Virginia Code section 19.2-120 provides that, before conducting a hearing on bail, release, or detention, the judicial officer must, to the extent feasible, obtain the person’s criminal history, as defined in section 19.2-119. A person held in custody pending trial or hearing for an offense or for civil or criminal contempt must be admitted to bail by a judicial officer unless there is probable cause to believe that: (i) he or she will not appear for trial or hearing or at such other time or place as may be directed; or (ii) his or her liberty would constitute an unreasonable danger to himself or herself or the public.
The judicial officer must presume, subject to rebuttal, that there are no conditions that can reasonably assure the appearance of the accused for trial and the safety of the public if the accused is charged with any of the following offenses:
- An act of violence as defined in Virginia Code section 19.2-297.1;
- An offense for which the maximum sentence is life imprisonment or death;
- A specified drug offense involving a Schedule I or II controlled substance, if (i) the maximum term of imprisonment is 10 years or more and the accused was previously convicted of a like offense, or (ii) the accused was previously convicted as a “drug kingpin”;
- Violations of certain statutes relating to firearms and providing mandatory minimum sentences;
- Any felony, if the accused has been convicted of two or more offenses described in subdivision 1 or 2, whether under the laws of the Commonwealth or substantially similar laws of the United States;
- Any felony committed while the person is on release pending trial for a prior felony under federal or state law or on release pending imposition or execution of sentence or appeal of sentence or conviction;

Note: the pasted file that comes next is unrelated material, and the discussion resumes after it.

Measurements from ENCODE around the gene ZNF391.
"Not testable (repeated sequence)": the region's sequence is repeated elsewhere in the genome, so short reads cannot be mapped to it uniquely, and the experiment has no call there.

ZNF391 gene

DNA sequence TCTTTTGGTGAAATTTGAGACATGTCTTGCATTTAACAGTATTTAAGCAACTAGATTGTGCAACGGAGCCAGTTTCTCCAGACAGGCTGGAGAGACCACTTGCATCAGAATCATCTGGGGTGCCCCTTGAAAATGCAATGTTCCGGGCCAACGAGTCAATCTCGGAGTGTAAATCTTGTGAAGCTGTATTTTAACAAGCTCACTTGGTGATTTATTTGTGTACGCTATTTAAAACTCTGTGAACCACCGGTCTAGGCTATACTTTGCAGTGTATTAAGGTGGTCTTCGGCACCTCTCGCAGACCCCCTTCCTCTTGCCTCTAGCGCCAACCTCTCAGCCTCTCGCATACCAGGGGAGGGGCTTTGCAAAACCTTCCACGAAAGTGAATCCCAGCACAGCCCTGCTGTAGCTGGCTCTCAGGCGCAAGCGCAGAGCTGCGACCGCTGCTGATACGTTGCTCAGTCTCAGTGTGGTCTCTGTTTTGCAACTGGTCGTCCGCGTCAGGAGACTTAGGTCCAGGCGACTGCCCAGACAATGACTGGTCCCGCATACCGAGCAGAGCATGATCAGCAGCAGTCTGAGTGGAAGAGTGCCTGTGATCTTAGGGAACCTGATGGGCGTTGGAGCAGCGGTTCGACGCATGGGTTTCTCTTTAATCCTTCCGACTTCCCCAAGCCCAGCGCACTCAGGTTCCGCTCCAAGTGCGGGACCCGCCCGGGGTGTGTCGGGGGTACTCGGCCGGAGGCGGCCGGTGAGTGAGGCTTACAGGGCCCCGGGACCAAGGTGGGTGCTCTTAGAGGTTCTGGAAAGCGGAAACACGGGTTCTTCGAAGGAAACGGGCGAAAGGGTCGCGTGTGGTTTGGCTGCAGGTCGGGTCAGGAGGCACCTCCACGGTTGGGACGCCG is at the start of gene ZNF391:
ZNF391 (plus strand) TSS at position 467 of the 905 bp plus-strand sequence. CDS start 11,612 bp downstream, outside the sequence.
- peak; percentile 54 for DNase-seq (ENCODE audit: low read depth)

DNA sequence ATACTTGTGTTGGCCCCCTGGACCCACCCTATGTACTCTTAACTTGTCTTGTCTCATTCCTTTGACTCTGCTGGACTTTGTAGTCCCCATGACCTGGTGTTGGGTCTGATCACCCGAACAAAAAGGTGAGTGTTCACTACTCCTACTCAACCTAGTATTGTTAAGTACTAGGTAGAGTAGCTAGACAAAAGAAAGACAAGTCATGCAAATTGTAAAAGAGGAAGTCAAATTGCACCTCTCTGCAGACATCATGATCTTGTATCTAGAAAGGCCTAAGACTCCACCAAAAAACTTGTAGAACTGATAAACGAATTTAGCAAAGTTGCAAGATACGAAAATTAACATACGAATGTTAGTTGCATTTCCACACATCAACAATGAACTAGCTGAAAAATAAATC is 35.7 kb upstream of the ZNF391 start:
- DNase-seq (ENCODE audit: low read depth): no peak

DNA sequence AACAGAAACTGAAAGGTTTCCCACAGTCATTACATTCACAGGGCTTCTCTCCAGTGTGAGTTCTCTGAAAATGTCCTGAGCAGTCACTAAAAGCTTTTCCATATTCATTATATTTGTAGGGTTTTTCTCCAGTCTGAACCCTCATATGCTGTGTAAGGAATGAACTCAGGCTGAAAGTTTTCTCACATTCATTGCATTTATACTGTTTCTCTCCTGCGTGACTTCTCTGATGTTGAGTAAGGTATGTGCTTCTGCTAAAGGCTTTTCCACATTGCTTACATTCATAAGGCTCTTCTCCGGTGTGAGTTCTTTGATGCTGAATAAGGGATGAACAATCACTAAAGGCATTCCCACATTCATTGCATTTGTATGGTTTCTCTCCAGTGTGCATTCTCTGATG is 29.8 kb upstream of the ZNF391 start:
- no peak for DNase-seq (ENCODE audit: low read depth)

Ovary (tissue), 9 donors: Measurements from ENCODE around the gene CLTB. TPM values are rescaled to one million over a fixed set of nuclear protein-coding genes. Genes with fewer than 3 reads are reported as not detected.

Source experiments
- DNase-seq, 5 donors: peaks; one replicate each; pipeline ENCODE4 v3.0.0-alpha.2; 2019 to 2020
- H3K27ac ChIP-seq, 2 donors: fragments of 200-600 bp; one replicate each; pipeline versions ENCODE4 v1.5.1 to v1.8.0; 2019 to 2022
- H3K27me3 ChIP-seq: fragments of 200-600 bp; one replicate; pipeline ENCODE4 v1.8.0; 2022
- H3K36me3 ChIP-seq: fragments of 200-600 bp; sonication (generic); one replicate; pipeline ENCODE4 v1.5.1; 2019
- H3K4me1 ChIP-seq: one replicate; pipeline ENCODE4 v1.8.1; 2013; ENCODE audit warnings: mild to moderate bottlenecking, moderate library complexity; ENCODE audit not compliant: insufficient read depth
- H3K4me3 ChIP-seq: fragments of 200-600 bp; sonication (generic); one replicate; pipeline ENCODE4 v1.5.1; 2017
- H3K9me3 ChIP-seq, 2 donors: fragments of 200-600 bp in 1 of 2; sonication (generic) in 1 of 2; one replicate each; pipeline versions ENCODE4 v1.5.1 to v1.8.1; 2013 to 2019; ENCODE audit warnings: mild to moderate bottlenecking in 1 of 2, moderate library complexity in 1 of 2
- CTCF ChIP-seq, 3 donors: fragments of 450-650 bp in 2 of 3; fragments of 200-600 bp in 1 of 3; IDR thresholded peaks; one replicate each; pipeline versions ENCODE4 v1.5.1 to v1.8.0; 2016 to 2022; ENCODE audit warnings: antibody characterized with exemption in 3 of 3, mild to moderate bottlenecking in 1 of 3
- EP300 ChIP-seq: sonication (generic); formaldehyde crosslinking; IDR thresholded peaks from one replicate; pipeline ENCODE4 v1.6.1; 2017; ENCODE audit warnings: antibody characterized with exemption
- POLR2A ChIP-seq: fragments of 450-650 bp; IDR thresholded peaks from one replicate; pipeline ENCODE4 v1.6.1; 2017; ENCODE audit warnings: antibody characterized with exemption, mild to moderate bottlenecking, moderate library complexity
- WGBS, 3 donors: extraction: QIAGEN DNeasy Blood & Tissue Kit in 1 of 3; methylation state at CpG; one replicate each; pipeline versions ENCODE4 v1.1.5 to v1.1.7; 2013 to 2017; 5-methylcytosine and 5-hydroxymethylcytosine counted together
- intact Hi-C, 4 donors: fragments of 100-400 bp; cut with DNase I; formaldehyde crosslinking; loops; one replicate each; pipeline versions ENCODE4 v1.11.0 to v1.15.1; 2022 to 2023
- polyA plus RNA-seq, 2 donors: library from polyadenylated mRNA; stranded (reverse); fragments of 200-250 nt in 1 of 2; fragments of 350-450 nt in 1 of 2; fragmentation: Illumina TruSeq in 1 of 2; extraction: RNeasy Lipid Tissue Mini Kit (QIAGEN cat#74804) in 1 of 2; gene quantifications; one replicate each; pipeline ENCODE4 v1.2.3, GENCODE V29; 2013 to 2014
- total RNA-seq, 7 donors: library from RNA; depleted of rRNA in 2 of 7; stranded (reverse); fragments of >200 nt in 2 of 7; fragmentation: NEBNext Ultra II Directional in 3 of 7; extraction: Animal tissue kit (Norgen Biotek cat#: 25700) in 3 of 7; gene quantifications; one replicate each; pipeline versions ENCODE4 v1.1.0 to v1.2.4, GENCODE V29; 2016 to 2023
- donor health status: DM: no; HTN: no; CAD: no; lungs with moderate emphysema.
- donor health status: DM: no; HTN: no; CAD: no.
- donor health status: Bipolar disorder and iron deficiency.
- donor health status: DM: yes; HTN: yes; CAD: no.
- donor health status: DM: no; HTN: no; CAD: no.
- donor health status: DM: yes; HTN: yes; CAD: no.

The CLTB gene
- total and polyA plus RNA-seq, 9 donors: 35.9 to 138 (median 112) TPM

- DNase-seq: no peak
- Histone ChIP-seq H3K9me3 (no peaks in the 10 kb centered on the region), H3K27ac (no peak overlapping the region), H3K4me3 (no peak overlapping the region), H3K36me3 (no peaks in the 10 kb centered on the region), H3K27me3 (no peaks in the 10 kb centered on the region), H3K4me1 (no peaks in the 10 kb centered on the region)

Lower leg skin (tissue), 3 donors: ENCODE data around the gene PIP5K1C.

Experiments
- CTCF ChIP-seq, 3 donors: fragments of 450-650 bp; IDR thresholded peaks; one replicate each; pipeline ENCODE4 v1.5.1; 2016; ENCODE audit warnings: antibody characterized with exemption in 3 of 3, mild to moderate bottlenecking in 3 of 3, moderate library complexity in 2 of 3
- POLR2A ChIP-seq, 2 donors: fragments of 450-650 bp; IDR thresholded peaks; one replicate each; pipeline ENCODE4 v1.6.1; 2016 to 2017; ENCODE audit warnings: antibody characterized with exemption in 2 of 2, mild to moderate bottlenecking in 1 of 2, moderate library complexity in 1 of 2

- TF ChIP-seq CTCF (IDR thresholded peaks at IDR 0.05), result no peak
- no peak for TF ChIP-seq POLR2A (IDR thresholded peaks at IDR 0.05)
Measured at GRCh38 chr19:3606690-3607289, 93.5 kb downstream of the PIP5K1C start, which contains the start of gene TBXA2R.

- A sexual assault offense listed in Virginia Code section 18.2-67.5:2(B), if the accused has previously been convicted of one of those offenses and the judicial officer finds probable cause to believe that the accused committed the currently charged offense;
- Gang-related or terrorist acts; or
- Certain driving while intoxicated offenses if the accused has been convicted of similar offenses three times in the past five years.
The court must consider the following factors in determining, for the purpose of rebuttal of the presumption against bail, whether there are conditions of release that will reasonably assure the appearance of the accused and the safety of the public:
- The nature and circumstances of the offense charged;
- The history and characteristics of the accused, including character, physical and mental condition, family ties, employment, financial resources, length of residence in the community, community ties, past conduct, history relating to drug or alcohol abuse, criminal history, gang membership, and record concerning appearance at court proceedings; and
- The nature and seriousness of the danger to any person or the community that wouldbe posed by the person’s release.
The court may consider other factors it deems appropriate.
This statute contains two basic concepts. First, the court is required to set terms and conditions for pretrial release in all cases in accordance with the standards discussed in paragraph 4.203 of this chapter. Second, what amounts to “preventive detention” is authorized in certain classes of cases or under certain conditions.
The criminal defense lawyers at Livesay & Myers, P.C. represent clients in Fairfax, Alexandria, Arlington, Manassas, Woodbridge, Stafford, Spotsylvania and Fredericksburg, Virginia at bond hearings. If you or a loved one have been charged with a crime and seek bail or pretrial release, contact us to schedule your free consultation with a Virginia criminal defense attorney today.